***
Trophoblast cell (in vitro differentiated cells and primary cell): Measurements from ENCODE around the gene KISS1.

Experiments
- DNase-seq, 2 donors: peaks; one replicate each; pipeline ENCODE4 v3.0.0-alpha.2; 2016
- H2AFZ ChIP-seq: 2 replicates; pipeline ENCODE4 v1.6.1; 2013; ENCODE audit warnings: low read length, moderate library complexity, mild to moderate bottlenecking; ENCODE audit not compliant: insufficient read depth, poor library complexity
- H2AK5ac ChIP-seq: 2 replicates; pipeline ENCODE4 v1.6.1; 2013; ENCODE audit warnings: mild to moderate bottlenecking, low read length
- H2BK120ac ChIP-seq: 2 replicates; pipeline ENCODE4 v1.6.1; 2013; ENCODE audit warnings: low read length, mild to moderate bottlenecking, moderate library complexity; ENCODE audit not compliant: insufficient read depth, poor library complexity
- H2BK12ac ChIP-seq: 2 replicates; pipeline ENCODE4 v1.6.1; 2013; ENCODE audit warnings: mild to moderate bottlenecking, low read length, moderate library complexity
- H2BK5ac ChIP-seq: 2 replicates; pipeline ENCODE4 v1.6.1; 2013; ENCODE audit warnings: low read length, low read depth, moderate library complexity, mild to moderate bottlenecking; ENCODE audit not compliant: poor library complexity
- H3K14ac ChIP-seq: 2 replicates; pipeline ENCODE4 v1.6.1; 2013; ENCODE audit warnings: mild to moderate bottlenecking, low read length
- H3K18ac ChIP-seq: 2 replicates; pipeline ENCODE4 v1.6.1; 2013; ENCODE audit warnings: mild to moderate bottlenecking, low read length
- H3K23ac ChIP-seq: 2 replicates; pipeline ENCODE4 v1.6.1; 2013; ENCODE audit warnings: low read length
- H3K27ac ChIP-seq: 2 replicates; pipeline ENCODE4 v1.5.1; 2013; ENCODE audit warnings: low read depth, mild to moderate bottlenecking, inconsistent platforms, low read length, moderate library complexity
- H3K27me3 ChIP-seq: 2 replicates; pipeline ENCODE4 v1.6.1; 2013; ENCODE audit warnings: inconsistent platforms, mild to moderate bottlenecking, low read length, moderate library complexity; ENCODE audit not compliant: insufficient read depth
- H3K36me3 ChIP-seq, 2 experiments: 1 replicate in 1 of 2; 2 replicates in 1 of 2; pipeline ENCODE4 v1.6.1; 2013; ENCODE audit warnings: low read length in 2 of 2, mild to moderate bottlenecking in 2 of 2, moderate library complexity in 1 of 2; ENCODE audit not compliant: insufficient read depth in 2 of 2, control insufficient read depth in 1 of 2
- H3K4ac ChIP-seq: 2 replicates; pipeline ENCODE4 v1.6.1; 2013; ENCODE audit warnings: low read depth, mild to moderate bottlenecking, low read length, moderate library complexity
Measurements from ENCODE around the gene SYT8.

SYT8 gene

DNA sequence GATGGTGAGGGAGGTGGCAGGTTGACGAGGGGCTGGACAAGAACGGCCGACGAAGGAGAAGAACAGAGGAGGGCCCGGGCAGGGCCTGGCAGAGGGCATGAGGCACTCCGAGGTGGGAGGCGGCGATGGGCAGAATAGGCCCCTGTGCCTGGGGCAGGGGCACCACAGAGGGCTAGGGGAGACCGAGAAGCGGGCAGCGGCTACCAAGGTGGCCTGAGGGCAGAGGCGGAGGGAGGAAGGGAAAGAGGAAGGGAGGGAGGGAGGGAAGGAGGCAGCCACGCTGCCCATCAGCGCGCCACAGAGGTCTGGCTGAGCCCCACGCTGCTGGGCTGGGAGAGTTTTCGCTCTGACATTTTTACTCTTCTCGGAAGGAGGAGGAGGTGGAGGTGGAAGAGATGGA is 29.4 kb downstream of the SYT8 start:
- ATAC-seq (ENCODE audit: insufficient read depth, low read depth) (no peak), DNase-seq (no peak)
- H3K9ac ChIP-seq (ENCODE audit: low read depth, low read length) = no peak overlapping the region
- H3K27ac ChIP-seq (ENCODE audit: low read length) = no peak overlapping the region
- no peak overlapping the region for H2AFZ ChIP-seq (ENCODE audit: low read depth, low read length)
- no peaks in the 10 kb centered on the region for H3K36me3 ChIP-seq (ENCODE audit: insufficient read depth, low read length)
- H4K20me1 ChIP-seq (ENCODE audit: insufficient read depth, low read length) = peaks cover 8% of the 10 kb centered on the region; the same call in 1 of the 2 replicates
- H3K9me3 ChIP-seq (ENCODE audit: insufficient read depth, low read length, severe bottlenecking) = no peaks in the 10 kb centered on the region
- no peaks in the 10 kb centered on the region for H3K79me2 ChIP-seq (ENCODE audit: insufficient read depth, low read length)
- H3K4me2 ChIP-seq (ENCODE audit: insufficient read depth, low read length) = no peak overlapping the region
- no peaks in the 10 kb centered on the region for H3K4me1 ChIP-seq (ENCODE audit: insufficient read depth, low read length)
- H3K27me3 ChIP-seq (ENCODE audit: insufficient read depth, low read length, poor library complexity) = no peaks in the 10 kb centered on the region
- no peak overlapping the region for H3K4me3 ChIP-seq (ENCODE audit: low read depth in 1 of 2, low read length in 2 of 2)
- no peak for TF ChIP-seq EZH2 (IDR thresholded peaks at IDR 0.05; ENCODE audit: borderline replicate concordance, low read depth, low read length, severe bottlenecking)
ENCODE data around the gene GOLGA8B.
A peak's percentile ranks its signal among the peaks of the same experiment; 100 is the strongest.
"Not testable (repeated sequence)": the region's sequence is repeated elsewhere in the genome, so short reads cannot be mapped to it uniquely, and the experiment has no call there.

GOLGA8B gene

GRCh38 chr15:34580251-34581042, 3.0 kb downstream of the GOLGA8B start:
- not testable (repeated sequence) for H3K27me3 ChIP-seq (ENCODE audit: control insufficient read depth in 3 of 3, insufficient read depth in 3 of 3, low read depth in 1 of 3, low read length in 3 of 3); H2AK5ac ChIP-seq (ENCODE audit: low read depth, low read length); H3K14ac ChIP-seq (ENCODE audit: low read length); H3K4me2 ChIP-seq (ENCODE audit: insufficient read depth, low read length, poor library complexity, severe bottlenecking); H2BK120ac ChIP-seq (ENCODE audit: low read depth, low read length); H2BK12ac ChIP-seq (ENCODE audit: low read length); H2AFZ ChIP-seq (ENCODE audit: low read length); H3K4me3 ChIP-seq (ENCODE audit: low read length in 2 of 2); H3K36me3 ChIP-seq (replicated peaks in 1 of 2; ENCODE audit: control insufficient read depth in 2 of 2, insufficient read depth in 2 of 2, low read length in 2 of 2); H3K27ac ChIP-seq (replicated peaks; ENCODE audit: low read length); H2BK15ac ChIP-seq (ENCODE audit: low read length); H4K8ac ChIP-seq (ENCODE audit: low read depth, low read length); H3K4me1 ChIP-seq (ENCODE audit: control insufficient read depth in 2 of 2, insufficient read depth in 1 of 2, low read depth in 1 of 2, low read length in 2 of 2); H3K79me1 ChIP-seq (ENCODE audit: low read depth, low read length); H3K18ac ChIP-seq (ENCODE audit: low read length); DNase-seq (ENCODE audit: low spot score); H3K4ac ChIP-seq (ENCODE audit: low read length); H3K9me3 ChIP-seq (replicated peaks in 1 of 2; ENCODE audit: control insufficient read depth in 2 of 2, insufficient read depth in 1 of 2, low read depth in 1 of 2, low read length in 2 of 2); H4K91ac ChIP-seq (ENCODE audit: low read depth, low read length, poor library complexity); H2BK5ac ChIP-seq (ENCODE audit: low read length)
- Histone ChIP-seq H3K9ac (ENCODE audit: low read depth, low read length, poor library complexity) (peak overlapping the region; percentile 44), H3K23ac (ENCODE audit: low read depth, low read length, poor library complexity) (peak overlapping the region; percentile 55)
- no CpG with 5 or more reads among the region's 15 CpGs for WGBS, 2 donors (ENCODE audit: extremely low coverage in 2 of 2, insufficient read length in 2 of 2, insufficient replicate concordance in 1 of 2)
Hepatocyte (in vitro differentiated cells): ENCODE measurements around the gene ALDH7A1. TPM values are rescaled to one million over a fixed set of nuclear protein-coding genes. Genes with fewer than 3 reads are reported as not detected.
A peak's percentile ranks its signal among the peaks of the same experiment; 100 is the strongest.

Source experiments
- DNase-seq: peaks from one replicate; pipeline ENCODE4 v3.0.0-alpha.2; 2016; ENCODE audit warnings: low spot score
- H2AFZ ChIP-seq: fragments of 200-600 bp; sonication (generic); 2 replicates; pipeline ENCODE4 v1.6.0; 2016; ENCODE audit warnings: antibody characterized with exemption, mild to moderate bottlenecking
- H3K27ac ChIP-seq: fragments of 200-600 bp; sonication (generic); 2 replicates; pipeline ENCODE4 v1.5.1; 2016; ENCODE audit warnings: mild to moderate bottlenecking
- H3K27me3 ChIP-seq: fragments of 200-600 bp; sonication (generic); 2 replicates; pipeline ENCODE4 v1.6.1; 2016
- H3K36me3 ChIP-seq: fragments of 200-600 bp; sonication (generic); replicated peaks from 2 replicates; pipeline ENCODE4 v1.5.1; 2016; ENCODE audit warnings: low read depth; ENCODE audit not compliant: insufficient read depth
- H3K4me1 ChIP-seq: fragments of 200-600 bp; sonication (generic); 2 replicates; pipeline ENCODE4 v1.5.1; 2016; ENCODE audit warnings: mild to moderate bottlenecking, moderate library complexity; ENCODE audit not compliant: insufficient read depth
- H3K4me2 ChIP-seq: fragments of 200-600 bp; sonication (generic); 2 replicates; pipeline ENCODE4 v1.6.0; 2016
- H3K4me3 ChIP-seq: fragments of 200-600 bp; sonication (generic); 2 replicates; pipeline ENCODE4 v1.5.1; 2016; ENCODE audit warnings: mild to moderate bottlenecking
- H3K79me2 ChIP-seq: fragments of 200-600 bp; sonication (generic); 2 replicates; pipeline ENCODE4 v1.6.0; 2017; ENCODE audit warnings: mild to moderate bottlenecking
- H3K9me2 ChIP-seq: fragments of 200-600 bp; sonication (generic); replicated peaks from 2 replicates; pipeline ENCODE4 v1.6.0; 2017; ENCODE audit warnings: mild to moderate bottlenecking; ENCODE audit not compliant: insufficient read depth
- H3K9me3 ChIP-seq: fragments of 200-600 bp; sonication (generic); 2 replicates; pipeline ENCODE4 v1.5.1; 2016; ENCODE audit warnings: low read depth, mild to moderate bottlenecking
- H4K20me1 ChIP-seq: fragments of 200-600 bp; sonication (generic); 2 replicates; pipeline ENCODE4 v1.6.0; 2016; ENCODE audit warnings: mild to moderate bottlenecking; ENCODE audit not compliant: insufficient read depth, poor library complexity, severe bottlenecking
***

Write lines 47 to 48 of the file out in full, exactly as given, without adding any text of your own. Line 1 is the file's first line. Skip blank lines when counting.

- H3K36me3 ChIP-seq: fragments of 200-600 bp; sonication (generic); replicated peaks from 2 replicates; pipeline ENCODE4 v1.5.1; 2016; ENCODE audit warnings: low read depth; ENCODE audit not compliant: insufficient read depth
- H3K4me1 ChIP-seq: fragments of 200-600 bp; sonication (generic); 2 replicates; pipeline ENCODE4 v1.5.1; 2016; ENCODE audit warnings: mild to moderate bottlenecking, moderate library complexity; ENCODE audit not compliant: insufficient read depth